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Asian and Russian Hopefuls for Mongolian Coal

Private security guards keeping watch on a workers camp at the Ulaan Ovoo coal mine in Mongolia in September. Doug Kanter

Oleg Deripaska’s En+ Group, Russian Railways and Japanese trading companies are bidding for the Tavan Tolgoi coal field in Mongolia, one of the largest untapped deposits of the steelmaking material.

En+ delivered an offer to the Mongolian government last week to take part in developing the project, which has more than 6 billion metric tons of coal reserves, Andrei Petrushinin, a spokesman for the company in Moscow, said by telephone Tuesday.

Russian Railways and Siberian Coal Energy, the nation’s biggest producer of coal for power, also bid as part of a group of investors, said people at the companies who declined to be identified in line with internal policy. The group of 11 includes Japan’s Sumitomo, Marubeni and Itochu, Russian Railways’ press office said by e-mail.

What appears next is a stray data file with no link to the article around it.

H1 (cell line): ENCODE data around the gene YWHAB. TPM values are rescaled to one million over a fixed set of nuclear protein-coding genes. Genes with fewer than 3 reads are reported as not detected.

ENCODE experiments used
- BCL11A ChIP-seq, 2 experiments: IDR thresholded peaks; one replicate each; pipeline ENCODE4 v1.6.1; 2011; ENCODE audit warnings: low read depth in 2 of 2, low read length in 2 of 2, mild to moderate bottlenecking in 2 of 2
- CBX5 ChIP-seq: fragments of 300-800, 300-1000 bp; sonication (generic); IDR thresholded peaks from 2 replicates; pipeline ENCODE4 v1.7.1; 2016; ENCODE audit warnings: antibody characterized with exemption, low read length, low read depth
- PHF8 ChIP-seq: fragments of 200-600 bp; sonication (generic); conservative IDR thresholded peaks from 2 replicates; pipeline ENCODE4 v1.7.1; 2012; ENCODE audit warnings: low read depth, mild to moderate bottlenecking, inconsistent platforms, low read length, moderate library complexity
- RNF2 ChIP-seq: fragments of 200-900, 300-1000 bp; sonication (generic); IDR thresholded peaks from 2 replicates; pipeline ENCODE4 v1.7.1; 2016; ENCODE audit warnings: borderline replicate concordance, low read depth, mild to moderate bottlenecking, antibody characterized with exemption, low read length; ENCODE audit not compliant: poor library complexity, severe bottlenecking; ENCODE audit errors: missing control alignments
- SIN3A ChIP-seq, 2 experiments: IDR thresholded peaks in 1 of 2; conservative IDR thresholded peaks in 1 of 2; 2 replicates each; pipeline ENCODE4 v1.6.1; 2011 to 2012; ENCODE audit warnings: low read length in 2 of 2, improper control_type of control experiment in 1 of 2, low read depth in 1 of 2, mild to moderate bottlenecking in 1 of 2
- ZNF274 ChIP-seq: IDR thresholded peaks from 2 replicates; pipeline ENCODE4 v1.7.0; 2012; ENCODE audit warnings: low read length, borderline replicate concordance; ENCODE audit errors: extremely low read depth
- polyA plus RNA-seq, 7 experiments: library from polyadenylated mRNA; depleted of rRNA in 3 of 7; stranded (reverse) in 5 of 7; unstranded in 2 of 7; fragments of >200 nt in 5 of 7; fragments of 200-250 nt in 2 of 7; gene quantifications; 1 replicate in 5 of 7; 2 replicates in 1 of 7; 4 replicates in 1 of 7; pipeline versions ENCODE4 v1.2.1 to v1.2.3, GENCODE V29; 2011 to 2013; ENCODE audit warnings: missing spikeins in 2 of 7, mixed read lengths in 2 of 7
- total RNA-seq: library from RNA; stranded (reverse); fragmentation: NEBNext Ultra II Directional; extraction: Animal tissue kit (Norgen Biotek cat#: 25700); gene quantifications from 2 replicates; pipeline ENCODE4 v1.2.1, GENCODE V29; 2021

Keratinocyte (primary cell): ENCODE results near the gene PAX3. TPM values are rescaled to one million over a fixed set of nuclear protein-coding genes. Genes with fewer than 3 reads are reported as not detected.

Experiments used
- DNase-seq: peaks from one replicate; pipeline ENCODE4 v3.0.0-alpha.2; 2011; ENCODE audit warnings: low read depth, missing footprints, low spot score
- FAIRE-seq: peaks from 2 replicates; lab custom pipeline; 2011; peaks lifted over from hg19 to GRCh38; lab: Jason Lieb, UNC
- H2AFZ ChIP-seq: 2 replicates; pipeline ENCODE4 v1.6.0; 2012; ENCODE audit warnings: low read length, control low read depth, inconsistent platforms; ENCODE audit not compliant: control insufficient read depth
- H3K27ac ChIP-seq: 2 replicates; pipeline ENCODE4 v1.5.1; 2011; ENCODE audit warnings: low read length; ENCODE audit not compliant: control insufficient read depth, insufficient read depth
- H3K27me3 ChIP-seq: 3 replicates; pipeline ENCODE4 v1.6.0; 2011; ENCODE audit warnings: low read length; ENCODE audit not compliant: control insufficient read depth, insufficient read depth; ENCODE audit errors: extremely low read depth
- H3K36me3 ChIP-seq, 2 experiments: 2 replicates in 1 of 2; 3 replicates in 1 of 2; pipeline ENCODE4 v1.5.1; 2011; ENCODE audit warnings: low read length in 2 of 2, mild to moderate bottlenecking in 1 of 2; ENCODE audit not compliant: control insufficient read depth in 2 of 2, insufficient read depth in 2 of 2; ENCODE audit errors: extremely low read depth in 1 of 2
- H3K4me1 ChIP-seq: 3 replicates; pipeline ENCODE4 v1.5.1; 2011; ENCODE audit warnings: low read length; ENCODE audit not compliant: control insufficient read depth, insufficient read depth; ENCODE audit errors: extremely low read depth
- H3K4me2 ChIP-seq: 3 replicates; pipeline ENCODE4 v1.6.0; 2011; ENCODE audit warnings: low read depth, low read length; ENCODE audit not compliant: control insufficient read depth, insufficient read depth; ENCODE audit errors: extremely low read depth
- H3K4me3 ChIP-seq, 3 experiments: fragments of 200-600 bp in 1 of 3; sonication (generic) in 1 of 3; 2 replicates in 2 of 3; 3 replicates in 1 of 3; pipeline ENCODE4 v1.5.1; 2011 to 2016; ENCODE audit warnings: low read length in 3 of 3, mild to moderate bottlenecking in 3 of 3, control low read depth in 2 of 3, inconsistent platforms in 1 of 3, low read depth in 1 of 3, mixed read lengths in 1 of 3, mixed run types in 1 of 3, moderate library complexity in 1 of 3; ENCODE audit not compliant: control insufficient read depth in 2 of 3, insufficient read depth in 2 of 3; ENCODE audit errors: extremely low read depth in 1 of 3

Sumitomo and Marubeni officials didn’t respond to calls to their press departments, while an Itochu official was unable to comment on the matter outside normal office hours in Tokyo.

Mongolia, a mineral-rich country between China and Russia, is seeking developers to help it feed demand for raw materials from its neighbors, while maintaining control over the deposits. China’s rising coal purchases will mainly come from Indonesia and Mongolia because of cheaper prices, according to David Fang, a director at China Coal Transport and Distribution Association.

Coal imports to China, the world’s largest user, may rise 9 percent to 180 million tons this year, according to the median estimate of seven analysts in a Bloomberg survey conducted between Jan. 26 and Jan. 28. China boosted shipments into the country by 31 percent to a record 165 million tons in 2010.

Vale and ArcelorMittal are among bidders for Tavan Tolgoi, Reuters said Tuesday, citing an unidentified person.

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